Don’t call it a comeback… unless you want to make us feel worse

I was checking out at the grocery store yesterday (“bloggers – they’re just like us!”) and saw this on the cover of Us Magazine:

TAYLOR SWIFT: MY AMAZING COMEBACK!

Comeback? Excuse me… did I miss something here? Because the last time I checked, Taylor Swift had released five studio albums prior to her latest release, each one coming roughly two years after the previous one (and perfected timed for the late-October/early-November holiday shopping season, might I add)… and the crappiest selling one of them is quadruple platinum.

Am I the new Rip Van Winkle? Have I been asleep for the 20 years when Taylor Swift fell out of the public eye?

            

Have I entered a Twilight Zone where her every dalliance isn’t documented on a daily basis?

Are we now living in an alternate reality where T-Swizzle lost her entire $250 million fortune on orange juice futures?

What exactly is Taylor Swift’s “amazing comeback”? Coming back from her own private island, perhaps. Her newest release just sold 1.2 million copies in a week… in a day and age when people don’t buy music anymore.

Can’t wait for next week’s issue of Us, maybe they’ll have another great feature like:

Scrooge McDuck: My Amazing Rags to Riches Story!

 

Dyin’ ain’t much of a living, boy

On Friday morning I saw a very life-affirming presentation… from an expert on dying. Cole Imperi is a designer, but she’s also a thanatologist… an expert in death, dying and bereavement. And she has a great hairstyle.

She spoke at the Creative Mornings monthly breakfast lecture, about Big Death vs. Little Death (the former is when someone passes away, but the latter can be any significant change in life – a divorce, losing a job, etc. – and we need to mourn those too) and Big Voice (your ego) vs. Little Voice (your passion/purpose). She has spent countless hours with folks who are dying, and she said you can see the regret on their face, and 99% of the time it’s about things they didn’t do but wished they had.

Cole also had us all write a quick obituary, following the standard form (name, age, city of residence, job, hobbies, etc.). Then she asked if any of us felt like our obituary was perfect – we had accomplished everything we wanted to in our lives. Of course no one in the audience felt that way. So the good news is, we’re not dead yet.

We still have time to do what truly drives us. After all, as Dylan said, “he not busy being born is busy dying.”

Cole believes that better living comes from knowing dying. Jason Isbell covers that territory beautifully in a song from his new album, “If We Were Vampires.” Watch the interview after the song when they talk about the line “maybe time running out is a gift.” As Jason says, “maybe the best thing of all is death, because that’s the only reason any of us get up in the morning. It’s the only reason any of us fall in love. It’s the only reason any of us care about anything…. is because one day we’re gonna be dead.”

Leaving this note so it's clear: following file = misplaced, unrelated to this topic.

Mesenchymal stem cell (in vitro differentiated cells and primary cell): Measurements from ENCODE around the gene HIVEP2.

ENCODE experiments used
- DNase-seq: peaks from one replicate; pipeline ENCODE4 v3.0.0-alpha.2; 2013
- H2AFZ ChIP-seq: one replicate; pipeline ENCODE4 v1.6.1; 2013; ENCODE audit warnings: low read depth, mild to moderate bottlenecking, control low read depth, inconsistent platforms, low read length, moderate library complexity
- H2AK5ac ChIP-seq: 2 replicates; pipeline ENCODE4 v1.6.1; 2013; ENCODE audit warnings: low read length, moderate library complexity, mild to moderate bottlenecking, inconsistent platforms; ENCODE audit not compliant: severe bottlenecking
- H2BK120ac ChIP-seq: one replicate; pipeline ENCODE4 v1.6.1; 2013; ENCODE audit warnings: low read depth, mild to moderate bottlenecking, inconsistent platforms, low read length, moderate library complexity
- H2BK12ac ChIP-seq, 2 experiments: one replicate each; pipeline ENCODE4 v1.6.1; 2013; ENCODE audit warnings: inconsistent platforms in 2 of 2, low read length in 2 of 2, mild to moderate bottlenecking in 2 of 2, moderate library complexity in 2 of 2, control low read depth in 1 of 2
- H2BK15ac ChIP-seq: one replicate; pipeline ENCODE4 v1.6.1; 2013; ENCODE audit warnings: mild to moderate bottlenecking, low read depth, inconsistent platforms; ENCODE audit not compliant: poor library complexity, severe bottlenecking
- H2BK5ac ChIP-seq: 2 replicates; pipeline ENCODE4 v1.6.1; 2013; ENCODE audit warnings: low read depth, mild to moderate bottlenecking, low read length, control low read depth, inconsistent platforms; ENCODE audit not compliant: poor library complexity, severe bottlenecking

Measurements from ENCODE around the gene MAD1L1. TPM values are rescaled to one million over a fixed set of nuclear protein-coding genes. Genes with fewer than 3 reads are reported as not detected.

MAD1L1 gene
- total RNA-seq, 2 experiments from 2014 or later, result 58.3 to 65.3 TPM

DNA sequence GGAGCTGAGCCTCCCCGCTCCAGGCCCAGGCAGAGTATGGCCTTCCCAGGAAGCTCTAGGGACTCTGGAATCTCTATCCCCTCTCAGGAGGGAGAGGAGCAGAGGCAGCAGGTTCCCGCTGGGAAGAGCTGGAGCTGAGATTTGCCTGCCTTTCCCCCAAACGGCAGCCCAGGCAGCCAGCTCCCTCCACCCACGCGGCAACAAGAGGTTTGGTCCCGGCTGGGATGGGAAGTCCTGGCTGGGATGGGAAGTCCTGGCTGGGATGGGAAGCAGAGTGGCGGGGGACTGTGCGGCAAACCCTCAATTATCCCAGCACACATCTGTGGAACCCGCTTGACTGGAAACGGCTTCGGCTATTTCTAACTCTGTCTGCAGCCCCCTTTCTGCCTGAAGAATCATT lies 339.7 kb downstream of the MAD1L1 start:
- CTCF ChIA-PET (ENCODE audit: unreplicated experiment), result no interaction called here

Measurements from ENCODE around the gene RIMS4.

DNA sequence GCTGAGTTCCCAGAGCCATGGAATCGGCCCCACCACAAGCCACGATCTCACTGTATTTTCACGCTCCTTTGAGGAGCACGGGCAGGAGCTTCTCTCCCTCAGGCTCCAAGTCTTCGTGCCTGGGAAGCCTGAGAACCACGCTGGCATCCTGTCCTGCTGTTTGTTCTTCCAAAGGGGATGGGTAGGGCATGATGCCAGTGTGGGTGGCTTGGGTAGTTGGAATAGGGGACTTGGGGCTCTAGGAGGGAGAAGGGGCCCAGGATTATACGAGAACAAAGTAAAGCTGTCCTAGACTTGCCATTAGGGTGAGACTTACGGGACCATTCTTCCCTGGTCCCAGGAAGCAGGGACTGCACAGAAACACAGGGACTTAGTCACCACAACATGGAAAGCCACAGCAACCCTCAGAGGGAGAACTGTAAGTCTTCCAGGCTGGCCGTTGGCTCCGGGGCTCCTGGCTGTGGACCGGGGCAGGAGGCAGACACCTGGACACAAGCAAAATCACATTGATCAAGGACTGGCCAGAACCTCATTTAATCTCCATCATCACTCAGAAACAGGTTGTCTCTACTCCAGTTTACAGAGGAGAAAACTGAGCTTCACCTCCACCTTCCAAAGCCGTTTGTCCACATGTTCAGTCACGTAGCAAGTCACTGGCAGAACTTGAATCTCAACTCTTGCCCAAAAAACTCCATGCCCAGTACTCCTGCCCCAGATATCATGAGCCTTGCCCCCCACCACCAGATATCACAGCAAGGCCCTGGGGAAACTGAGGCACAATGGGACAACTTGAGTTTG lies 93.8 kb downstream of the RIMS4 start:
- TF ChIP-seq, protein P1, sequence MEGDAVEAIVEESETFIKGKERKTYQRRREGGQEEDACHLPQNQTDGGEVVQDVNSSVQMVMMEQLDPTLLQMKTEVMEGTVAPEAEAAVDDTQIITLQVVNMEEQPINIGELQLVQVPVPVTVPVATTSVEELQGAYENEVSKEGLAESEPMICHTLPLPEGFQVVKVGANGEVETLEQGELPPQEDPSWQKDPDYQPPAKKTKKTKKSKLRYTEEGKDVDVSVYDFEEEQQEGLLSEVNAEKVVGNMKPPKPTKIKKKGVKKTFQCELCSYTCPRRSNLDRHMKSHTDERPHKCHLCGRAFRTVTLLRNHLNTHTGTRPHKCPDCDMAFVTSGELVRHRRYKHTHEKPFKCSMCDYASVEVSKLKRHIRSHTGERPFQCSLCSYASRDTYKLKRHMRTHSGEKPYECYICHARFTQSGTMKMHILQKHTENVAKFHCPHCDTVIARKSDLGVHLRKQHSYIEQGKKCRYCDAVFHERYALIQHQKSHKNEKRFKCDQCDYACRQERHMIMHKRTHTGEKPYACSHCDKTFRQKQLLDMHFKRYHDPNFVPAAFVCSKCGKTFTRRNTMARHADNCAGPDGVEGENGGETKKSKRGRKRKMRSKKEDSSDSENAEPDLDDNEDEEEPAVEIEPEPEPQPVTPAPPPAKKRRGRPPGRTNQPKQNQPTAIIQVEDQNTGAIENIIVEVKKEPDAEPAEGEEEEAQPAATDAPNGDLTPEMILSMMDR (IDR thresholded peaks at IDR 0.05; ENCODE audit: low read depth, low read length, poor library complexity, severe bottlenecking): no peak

Happy Life Day! But not this Life Day:

 

 

 

Five-fidgety-finger discount

A couple of our kids deliver a weekly community newspaper… actually it’s just Gabriel now, Peter had to “retire” due to his work and sports schedules (pizza joint and bowling team, respectively, if you’re keeping score at home). Let’s just say the Forest Hills Journal will never be mistaken for the New York Times…. or the New York Post for that matter. Whereas the Times covers “all the news that’s fit to print,” the Forest Hills Journal‘s motto is “all the news that fits, we print.” But it’s great if you’re a Gladys Kravitz nosy neighbor type.

Each week they list all the home sales in the area, so you can find out exactly what that house down the street sold for. And they also have each municipality’s police report. This week, the Fairfax neighborhood was heavy on theft, especially in the 4000 block of Red Bank Road:

My favorite is Theft of figget spinner. I’ve heard of fidget spinners – they’re as ubiquitous as the Kardashians these days, and their popularity is just as inexplicable — but figget spinners must be extra fancy if they get their own category of theft. Maybe they are fidget spinners made out of gold nuggets.

Or better yet, fidget spinners covered in Fig Newtons.

I can see why someone might get sticky fingers (literally and figuratively) with those.

And why the major crime wave in the 4000 block of Red Bank Road? Need you even ask:

 

Monday I’ve got Friday on my mind

I’ve waxed poetic (OK, it was un-poetic… so sue me) about the death of Thanksgiving in previous years. It’s the only “pure” holiday left – a day set aside for gathering with friends and family to give thanks, with no (purse)strings attached. But since retailers can’t sell you something you don’t need on that day, they ignore it. As soon as the clock strikes midnight on All Hallows’ Eve (the “sell them candy and costumes and party supplies” holiday), retailers hit fast forward and skip right to Christmas (the “sell them everything that isn’t bolted down” holiday).

The day after Thanksgiving usually marked the starting point for the onslaught of the relentless retailing race. But every year, there are more retailers jumping the gun in an unceasing effort to get inside your pants (because your wallet is there, that’s all).

In the past couple of years, “Closed on Thanksgiving Day” has fallen by the wayside. This year it’s “Black Friday NOW!” mania, as witnessed by the ads in yesterday’s newspaper: